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Journal of the Korean Child Neurology Society 2002;10(1):94-102.
Published online May 30, 2002.
A Clinical Study of Acute Symptomatic Seizures in Children.
Kwon Hoe Huh, Keum Ho Song, Ok Yeon Cho, Jae Hoon Sim, Do Jun Cho, Dug Ha Kim, Ki Sik Min, Ki Yang Yoo
Department of Pediatrics, College of Medicine, Hallym University, Anyang, Korea. ksmin@hallym.or.kr
The present study was designated to sex, age, etiology of acute symptomatic seizures, which refer to the seizure caused by specific and transient pathophysiologic abnormalities in the central nervous system and other systems, and furthermore to analyze the incidence of acute symptomatic seizures before and during hospitalization. METHODS: The medical records of six hundred and ten convulsive children under fifteen years of age, who visited the Hallym University Sacred Heart Hospital from January 1999 to May 2001, were reviewed. One hundred and fourteen cases out of them were analyzed, and febrile seizures and unprovoked seizures were excluded. RESULTS: Among six hundred and ten children who had seizure during hospitalization, one hundred and fourteen(18.7%) had acute symptomatic seizures exclusive of febrile seizures and unprovoked seizures. The ratio of male to female was 1:2.1 and the peak age was three or less, accounting for 93.9%. Acute symptomatic seizures were caused by acute gastroenteritis(42.0%), metabolic/toxic disturbances(34.1%), cerebrovascular diseases(8.8%), CNS infections(8.0%), hypoxemia(4.4%), brain tumors(1.8%), and others(0.9 %). Remarkably, hypocalcemia and shaken baby syndrom were up to 82.1% of metabolic/ toxic distubances and 30.0% of cerebrovascular diseases, respectively. Among the one hundred and fourteen patients, 41.2% suffered from seizures before and during hospitalization and 11.4% did not before but did during hospitalization. CONCLUSION: Eighteen point seven percent of the cases of convulsions reviewed were classified into acute symptomatic seizures exclusive of febrile seizures and unprovoked seizures with the male to female ratio of 1:2.1 and high incidence age of three or less years. The leading causes of acute symtomatic seizures were acute gastroenteritis and hypocalcemia, comprising 70%. Shaken baby syrome and hyponatremia due to water intoxication can be prevented by public education about the danger, and central nervous system infection can be reduced by vaccine development and nationwide vaccination against the bacteria causing the central nervous system infection. In addition, appropriate prevention and management of seizure attacks are required for the patients with acute symptomatic seizures during hospitalization.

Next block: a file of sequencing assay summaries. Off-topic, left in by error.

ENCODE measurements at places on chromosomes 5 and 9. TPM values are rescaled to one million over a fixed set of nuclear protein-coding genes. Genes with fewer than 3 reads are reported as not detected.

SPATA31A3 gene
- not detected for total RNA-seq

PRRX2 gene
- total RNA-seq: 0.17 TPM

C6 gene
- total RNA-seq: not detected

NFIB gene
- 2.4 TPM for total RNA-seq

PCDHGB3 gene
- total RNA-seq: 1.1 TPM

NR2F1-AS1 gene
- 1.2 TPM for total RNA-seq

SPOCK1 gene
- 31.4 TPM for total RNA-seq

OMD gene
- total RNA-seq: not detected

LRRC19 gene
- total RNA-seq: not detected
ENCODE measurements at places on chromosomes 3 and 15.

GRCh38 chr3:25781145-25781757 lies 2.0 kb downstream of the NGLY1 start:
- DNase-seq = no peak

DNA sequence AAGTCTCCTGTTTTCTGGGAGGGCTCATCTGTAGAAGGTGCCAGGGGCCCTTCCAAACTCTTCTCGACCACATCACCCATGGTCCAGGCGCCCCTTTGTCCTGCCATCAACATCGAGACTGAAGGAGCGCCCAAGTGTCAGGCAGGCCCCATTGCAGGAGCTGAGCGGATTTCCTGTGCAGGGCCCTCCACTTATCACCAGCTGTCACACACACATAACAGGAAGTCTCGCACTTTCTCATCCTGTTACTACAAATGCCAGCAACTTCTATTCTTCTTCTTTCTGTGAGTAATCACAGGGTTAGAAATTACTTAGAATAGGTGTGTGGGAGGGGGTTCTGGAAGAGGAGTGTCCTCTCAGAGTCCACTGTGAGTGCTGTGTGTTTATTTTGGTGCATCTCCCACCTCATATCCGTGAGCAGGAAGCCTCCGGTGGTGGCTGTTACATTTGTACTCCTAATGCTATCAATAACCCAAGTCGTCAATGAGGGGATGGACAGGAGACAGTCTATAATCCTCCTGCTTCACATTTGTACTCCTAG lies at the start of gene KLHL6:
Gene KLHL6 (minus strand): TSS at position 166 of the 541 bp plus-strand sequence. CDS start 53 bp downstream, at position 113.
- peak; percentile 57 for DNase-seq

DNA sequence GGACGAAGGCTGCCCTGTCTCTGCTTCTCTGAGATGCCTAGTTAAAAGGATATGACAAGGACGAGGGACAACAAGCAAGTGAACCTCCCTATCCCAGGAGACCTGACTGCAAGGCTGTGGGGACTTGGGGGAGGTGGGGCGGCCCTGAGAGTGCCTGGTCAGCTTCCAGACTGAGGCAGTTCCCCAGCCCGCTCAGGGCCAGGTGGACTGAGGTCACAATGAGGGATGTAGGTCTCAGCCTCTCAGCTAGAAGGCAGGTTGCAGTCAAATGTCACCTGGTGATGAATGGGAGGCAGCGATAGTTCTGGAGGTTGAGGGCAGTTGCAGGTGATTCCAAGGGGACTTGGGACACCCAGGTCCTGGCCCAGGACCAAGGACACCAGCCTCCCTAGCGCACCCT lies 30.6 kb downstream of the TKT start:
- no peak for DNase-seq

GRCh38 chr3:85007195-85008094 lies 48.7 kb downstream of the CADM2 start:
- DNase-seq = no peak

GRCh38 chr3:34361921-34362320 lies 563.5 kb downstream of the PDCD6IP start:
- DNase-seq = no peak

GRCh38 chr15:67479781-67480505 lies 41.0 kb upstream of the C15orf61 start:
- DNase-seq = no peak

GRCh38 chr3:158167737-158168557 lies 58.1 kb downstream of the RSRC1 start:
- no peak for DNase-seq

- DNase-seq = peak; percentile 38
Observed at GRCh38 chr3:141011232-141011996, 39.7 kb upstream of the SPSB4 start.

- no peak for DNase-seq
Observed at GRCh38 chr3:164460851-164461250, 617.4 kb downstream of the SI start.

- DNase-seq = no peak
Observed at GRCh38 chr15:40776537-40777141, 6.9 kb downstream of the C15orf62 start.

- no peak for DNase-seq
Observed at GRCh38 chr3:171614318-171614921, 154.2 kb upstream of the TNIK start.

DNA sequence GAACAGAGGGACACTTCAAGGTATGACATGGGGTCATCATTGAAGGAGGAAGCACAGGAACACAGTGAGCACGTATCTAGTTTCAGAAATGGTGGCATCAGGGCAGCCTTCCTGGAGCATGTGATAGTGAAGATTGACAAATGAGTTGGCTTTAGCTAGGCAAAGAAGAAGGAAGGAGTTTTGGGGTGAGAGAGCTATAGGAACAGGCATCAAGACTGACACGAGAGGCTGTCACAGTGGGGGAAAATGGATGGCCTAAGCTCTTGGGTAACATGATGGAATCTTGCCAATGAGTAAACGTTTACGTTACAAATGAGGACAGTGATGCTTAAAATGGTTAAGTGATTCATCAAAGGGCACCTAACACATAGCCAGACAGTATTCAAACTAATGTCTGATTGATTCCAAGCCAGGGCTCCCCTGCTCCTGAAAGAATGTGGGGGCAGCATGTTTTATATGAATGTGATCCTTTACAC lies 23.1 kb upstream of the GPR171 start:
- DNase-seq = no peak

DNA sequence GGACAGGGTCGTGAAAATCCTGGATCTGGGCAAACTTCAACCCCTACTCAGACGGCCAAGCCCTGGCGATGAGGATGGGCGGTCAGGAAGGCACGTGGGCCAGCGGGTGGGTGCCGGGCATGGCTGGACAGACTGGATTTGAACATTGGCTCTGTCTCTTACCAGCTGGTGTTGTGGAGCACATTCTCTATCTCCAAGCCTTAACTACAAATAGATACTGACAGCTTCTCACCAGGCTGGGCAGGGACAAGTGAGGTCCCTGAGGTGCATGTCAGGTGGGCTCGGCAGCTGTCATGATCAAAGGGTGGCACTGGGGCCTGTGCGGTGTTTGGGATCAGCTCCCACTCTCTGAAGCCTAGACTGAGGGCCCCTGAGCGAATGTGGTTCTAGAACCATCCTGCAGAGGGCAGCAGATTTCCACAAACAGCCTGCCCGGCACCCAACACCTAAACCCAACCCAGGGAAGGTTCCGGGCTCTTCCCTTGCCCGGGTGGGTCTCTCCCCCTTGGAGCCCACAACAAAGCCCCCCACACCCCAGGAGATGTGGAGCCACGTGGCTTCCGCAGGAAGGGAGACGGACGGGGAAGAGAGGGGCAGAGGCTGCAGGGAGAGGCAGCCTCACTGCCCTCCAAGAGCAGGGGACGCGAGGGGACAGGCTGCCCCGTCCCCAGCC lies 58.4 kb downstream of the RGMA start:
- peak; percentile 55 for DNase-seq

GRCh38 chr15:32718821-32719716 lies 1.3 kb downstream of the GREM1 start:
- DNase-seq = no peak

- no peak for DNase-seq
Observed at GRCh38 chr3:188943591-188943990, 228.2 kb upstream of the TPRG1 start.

Key Words: Acute symptomatic seizure, Child


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